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'We want to be part of the solution' | DC clinic expands services and to change the face of health care in Ward 7 and 8

The Whitman-Walker Max Robinson Center has been serving East of the River patients over 20 years.

WASHINGTON — After 50 years of leading the fight against HIV and AIDS, the Whitman-Walker Max Robinson Center is expanding its reach. 

D.C. Mayor Muriel Bowser celebrated the official grand opening of its new center on the campus of Saint Elizabeth East. It promises to change the face of healthcare for residents East of the River.

The new clinic at 1201 Sycamore Drive, SE opened its doors just about a month ago and doctors are already seeing an increase in new patients. The Max Robinson Center’s new 118-thousand square foot healthcare and research facility offers medical, dental, and behavioral health services. For medical director Dr. Stephen Abbott, it’s mission-driven work. 

"We want to be a part of the solution to health disparities. Folks in Wards 7 and 8 have a higher rate of diabetes, HIV, perinatal mortality,” said Dr. Abbott. “And folks over here aren't living as long as everyone else in the city and that's an easy fix. We need to start providing care to everyone, equally throughout the city."

Ward 8 Advisory Neighborhood Commissioner Debra Wells is living proof of the power of health care in your own neighborhood.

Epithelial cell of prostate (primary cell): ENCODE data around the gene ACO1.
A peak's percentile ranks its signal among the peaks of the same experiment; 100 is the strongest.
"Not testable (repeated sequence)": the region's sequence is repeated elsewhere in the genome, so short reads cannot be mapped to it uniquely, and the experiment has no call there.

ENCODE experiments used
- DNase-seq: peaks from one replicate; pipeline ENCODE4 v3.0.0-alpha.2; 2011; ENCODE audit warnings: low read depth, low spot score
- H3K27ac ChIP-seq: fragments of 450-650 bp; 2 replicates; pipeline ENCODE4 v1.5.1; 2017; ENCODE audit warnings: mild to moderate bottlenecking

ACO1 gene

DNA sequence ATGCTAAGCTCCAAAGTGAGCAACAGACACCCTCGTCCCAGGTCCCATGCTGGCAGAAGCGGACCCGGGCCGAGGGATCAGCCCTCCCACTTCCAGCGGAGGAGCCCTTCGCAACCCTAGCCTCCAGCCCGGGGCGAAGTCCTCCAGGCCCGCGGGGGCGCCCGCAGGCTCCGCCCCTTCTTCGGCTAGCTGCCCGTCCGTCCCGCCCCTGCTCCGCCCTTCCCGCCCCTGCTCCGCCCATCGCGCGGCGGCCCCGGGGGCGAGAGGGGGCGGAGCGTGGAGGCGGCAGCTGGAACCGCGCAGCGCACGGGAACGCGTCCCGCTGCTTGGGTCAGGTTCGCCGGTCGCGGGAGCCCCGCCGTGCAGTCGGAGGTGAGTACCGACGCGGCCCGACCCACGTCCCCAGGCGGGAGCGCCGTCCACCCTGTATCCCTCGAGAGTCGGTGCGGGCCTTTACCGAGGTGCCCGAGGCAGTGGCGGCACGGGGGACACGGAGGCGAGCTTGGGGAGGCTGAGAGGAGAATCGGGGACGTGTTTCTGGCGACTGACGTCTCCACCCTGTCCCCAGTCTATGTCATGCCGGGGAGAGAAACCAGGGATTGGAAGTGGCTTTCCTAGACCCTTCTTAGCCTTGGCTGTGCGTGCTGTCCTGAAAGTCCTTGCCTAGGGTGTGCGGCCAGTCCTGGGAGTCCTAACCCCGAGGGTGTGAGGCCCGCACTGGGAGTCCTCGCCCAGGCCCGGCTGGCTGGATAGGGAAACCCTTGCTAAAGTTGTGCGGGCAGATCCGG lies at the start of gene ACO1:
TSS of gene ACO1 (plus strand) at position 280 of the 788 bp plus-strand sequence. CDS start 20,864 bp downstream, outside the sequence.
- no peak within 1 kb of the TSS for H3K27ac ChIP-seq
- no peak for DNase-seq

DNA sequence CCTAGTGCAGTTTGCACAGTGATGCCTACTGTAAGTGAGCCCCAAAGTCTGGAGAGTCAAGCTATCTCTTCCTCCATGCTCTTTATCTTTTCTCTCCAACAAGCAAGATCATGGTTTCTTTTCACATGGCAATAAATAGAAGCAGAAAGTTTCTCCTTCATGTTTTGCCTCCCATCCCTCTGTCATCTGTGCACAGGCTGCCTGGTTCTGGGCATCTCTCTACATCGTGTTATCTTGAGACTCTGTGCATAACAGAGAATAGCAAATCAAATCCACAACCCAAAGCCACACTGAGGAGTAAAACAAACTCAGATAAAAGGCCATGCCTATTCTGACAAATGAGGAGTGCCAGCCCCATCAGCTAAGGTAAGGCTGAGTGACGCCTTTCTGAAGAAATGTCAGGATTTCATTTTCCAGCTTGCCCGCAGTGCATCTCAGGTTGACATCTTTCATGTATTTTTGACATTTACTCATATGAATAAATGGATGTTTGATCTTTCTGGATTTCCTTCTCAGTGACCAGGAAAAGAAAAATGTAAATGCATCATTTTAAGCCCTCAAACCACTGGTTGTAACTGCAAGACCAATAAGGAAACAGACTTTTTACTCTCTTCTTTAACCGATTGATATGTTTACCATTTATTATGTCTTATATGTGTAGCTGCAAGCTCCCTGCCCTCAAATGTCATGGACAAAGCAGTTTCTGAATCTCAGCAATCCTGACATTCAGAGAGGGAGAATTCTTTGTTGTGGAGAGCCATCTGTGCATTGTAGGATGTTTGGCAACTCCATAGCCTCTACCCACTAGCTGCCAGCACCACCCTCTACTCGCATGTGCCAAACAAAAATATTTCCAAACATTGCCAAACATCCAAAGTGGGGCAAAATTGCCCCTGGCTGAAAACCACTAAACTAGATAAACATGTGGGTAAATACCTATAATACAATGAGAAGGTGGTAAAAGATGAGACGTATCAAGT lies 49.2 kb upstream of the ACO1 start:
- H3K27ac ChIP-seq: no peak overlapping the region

“My battle with drug addiction spanned over decades it threatened to ruin my life entirely, hepatitis C had taken over my body and I had cirrhosis of the liver. However, it was 2008 my life took a turn for the better it was the moment I walked through the doors of the Max Robinson center."

Wells joined city leaders and her neighbors Monday in a ceremony celebrating the new and improved center, named after legendary trailblazer Max Robinson, who was the first black broadcaster here in Washington, DC.  He lost his life to AIDS in 1988. 

"At the time he was a symbol of the face of the epidemic that it wasn't solely just a white gay man's disease,” explained Dr. Abbott, “We're known for the decades we've spent fighting the HIV epidemic, but we are more than an HIV clinic.  We will continue to do primary care as well as gender affirming care."  

The clinic also offers substance use treatment, adolescent care, and a pharmacy open to all.
The clinic is the latest in a $900 Million redevelopment investment plan in Saint E’s that will bring a full-service hospital in 2025.

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